The Desktop App Converter (or Project Centennial) is a way of packaging up traditional desktop applications in appx format for the Windows 10 store. You would commonly use it for modernising an existing app. This allows you to take advantage of store distribution and incrementally add modern functionality to it.
My requirement was a little different. I needed a way of adding functionality to a UWP app which is not currently possible via UWP. The functionality in question was the ability to show a progress bar on the desktop taskbar entry. If you don’t know what I mean by this it is what you get with many desktop installers or other apps which make large downloads to keep you informed of progress while you do something else. There are two ways of approaching this – you can include a desktop “full-trust” component inside the same app package as a UWP app allowing you to mix and match and submit to the store as a single entity but this requires the developer to get full trust certification each time you repeat the process. The other approach is to build a standalone desktop bridge app to call the Win32 APIs necessary to control the taskbar and have other UWP apps call into this via an API. This way once the enabling app has gone through certification subsequent UWP apps can make use of it without any special permissions. Underneath there is a simple Uri scheme to request taskbar changes and so the caller won’t throw an error if the “Taskbar Progress” app isn’t installed.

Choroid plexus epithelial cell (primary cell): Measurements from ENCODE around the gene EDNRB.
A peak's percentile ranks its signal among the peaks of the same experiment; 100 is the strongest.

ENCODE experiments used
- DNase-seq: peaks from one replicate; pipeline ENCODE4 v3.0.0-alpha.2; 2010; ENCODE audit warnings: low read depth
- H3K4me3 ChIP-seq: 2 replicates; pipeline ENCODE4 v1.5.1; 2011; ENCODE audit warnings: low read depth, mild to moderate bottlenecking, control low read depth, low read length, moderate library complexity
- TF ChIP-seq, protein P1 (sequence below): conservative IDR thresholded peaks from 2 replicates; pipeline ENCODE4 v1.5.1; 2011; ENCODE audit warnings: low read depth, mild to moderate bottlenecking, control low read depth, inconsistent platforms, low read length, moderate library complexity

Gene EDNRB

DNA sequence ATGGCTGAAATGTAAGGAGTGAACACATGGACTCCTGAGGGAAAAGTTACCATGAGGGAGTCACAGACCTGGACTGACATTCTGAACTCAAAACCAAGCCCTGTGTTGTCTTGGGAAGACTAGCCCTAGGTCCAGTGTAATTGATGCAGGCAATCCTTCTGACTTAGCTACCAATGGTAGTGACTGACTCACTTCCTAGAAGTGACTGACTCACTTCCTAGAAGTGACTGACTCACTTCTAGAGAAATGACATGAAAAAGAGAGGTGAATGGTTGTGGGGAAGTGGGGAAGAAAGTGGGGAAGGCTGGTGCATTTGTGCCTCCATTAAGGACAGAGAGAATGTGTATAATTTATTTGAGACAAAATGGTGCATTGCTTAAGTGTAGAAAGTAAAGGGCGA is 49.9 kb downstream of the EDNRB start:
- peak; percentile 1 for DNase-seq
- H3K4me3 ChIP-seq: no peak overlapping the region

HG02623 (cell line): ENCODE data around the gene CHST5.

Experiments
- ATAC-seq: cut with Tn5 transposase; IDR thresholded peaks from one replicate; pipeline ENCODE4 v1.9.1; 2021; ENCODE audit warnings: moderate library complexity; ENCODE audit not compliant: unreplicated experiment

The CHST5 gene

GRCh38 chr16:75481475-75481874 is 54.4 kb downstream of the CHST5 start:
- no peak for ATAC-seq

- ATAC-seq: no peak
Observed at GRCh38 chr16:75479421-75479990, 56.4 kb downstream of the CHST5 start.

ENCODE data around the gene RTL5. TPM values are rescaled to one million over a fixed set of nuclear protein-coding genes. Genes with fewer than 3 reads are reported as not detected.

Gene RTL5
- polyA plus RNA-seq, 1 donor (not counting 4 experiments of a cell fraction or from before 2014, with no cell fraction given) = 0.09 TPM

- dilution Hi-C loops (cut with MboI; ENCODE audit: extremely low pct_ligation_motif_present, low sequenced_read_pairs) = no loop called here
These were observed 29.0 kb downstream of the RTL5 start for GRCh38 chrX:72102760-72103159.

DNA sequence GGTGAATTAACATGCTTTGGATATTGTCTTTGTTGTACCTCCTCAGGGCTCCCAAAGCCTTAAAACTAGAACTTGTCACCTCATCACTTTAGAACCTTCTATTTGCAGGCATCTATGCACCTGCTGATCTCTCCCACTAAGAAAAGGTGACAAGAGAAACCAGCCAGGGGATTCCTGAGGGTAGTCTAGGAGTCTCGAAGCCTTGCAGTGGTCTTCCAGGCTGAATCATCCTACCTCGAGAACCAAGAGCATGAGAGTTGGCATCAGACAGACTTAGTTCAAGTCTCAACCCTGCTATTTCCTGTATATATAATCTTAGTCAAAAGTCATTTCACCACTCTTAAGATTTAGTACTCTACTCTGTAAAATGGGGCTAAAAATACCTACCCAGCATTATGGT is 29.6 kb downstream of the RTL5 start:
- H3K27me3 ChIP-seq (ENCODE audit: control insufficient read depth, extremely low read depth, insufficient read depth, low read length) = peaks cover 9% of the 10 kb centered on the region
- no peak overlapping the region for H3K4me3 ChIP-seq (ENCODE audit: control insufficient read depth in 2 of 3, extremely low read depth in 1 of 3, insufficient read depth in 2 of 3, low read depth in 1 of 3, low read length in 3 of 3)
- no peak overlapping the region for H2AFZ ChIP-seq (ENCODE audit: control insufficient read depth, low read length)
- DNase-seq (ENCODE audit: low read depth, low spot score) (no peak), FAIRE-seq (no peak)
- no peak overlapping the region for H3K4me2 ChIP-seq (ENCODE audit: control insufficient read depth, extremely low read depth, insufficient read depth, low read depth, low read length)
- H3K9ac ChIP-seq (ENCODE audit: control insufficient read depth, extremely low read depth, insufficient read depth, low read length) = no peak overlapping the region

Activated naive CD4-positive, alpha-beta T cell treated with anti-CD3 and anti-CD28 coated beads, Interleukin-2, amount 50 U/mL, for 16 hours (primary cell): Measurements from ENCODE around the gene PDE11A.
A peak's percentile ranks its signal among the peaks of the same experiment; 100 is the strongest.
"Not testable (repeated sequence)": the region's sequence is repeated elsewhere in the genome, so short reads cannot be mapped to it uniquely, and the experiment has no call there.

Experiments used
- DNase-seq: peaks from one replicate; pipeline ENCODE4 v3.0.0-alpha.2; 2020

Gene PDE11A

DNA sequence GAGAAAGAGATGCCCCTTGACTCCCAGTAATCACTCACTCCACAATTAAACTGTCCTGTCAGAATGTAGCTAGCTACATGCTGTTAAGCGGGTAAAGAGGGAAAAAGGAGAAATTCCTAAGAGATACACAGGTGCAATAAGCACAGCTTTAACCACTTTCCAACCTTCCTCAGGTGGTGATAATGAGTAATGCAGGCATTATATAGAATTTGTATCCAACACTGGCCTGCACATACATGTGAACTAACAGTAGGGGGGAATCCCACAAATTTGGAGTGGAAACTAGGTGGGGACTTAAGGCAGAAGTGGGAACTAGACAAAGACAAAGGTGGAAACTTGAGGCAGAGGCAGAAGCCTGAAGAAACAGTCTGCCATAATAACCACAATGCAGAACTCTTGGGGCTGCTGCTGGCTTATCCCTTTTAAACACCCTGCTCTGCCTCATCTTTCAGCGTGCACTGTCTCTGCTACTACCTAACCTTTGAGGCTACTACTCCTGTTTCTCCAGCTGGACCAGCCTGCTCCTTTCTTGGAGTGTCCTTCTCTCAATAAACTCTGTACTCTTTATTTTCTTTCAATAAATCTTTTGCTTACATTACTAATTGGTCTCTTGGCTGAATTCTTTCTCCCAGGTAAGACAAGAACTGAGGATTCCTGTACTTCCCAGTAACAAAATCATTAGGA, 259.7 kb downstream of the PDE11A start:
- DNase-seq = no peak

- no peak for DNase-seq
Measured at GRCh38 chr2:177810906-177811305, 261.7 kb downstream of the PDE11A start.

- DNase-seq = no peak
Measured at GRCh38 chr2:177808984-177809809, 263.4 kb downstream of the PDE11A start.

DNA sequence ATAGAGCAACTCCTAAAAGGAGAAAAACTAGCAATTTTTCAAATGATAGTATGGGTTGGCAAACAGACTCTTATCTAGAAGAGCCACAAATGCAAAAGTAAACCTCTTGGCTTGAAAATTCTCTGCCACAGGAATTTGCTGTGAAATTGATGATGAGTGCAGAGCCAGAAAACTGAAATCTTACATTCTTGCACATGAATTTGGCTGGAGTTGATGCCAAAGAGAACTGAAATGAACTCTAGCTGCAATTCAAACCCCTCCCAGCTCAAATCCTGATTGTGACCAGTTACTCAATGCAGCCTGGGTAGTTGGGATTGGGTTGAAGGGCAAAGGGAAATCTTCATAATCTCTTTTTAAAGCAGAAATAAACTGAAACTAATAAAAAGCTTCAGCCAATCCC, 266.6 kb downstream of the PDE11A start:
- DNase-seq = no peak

The API to call this is already part of Pontoon as the. This mirrors the API in UWP which is only available on phone devices. We wrap the functionality for you so there is a common API across mobile and desktop flavours of Windows as well as Android and iOS (although iOS is limited to a indeterminate spinner).
I have a very basic sample app which I’m just waiting to convert from private to public in the store and will update this post with a link when published.